State grant aid per full-time equivalent undergraduate student rose for the fifth consecutive year in 2016-17, to $820—an increase of $120 (17%) since 2011-12.
- In 1981-82 and earlier years, virtually all state grant aid was based on students’ financial circumstances. The share that was need-based declined gradually to a low of 71% in 2010-11. From 2013-14 through 2016-17, 76% of state grant aid was need-based.
- South Carolina, with the highest grant aid per FTE undergraduate student, considered the financial circumstances of recipients for only 17% of state grant funds in 2016-17. Georgia, the second most generous state, allocates its grant funds without regard to students’ financial circumstances. (Figure 23B)
Figure 23A: Need-Based and Non-Need-Based State Grants per Full-Time Equivalent (FTE) Undergraduate Student in 2016 Dollars, 1976-77 to 2016-17
NOTES: Percentages displayed represent percentages of total undergraduate state grant aid for which students’ financial circumstances were considered.
SOURCES: National Association of State Student Grant and Aid Programs (NASSGAP) Annual Survey, 1976-77 to 2016-17, Tables 1 and 12.
Figure 23B: Need-Based State Grant Aid as a Percentage of Total Undergraduate State Grant Aid by State, 2016-17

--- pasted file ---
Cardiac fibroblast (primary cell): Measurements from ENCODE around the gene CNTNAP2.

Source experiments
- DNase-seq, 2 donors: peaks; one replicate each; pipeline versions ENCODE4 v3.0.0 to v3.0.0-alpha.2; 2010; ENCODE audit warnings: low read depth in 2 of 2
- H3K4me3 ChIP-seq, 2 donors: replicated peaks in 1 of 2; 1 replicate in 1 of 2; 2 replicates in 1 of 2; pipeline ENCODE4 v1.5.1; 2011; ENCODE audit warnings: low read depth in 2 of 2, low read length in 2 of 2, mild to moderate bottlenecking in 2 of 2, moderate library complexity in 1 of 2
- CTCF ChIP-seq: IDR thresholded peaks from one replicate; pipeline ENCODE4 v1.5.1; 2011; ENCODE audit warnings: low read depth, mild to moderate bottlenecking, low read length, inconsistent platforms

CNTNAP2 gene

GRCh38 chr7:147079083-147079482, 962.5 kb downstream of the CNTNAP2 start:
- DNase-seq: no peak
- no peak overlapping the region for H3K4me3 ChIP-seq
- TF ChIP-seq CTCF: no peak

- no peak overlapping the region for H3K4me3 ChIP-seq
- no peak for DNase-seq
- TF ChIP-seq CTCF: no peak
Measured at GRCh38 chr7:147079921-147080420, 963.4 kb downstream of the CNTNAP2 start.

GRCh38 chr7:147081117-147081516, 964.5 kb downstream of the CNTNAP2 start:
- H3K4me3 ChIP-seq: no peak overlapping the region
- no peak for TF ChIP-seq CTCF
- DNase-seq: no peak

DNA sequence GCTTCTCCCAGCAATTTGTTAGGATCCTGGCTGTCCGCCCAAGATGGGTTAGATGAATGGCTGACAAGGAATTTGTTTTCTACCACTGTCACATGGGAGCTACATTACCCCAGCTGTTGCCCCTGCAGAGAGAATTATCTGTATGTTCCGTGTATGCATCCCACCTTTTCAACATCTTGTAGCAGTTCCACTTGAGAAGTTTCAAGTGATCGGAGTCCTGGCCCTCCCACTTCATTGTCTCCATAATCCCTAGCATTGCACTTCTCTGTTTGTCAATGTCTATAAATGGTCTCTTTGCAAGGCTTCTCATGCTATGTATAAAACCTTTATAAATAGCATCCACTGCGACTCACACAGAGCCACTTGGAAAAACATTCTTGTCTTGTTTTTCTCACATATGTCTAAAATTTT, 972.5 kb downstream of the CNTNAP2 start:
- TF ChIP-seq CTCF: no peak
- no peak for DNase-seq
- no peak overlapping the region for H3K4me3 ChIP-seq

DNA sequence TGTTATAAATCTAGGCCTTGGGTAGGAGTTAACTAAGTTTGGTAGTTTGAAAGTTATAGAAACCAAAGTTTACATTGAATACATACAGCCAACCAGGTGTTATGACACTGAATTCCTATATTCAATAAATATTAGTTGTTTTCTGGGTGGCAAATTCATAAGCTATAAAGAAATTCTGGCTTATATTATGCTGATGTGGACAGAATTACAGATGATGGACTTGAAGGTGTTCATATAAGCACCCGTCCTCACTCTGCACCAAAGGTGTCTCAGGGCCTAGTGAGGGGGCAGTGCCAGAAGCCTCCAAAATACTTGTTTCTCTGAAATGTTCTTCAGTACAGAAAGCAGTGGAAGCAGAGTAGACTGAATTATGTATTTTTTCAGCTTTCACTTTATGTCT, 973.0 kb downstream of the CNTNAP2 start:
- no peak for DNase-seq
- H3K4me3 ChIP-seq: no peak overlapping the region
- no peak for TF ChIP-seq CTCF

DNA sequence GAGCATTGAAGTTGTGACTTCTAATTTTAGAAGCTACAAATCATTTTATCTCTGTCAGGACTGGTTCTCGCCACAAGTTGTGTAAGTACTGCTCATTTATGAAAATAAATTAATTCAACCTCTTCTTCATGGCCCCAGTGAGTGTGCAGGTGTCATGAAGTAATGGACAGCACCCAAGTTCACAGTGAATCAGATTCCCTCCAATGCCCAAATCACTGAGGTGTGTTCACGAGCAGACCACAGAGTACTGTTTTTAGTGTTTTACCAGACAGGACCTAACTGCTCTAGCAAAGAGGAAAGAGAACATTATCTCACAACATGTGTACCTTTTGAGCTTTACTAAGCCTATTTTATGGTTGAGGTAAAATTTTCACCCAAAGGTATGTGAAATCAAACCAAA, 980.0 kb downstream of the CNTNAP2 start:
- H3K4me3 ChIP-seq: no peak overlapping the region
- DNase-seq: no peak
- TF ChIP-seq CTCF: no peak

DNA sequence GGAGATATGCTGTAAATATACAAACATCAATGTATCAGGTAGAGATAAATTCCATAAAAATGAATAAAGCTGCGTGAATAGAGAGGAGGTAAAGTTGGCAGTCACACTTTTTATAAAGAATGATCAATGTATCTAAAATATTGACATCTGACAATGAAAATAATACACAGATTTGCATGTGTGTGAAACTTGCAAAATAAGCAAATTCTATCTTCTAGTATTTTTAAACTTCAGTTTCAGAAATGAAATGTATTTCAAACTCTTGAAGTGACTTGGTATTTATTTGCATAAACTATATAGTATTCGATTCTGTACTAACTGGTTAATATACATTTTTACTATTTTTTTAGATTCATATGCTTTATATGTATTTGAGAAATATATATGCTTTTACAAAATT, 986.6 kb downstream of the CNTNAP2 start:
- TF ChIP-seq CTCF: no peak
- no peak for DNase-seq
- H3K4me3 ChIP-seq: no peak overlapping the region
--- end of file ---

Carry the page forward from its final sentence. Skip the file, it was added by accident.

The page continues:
NOTES: Need-based aid includes any grants for which financial circumstances contribute to eligibility. Non-need-based aid refers to grants for which financial circumstances have no influence on eligibility. New Hampshire did not award state grant aid to undergraduate students in 2016-17.
SOURCES: NASSGAP Annual Survey, 2016-17, Table 1.
Figure 24A: State Grant Aid per Full-Time Equivalent (FTE) Undergraduate Student, 2016-17
NOTES: Full-time equivalent students include both state residents and out-of-state students. States do not award grant aid to nonresidents.
SOURCES: NASSGAP Annual Survey, 2016-17, Tables 1 and 12; calculations by the authors.
Figure 24B: State Grant Expenditures as a Percentage of Total State Support for Higher Education by State, 2016-17
NOTES: State grant expenditures include funding for both undergraduate and graduate students.
SOURCES: NASSGAP Annual Survey, 2016-17, Table 14.
- Total spending on state grant aid increased from $9 billion (in 2016 dollars) in 2006-07 to $10 billion in 2011-12, and to $11 billion in 2016-17. (NASSGAP Annual Survey, 2006-07, 2011-12, and 2016-17)
- In 2016-17, four states provided 42% of all state grant aid dollars, with California accounting for 18% of the total.
- Some state-funded grant aid is in the form of “tuition set-aside” programs through which a portion of tuition revenues at public institutions—or of increases in tuition—is dedicated to grant aid. Some of these funds are included in reported state grant aid, but others are not. Tuition remission dollars, not always reported as state grant aid, are sizable in several states.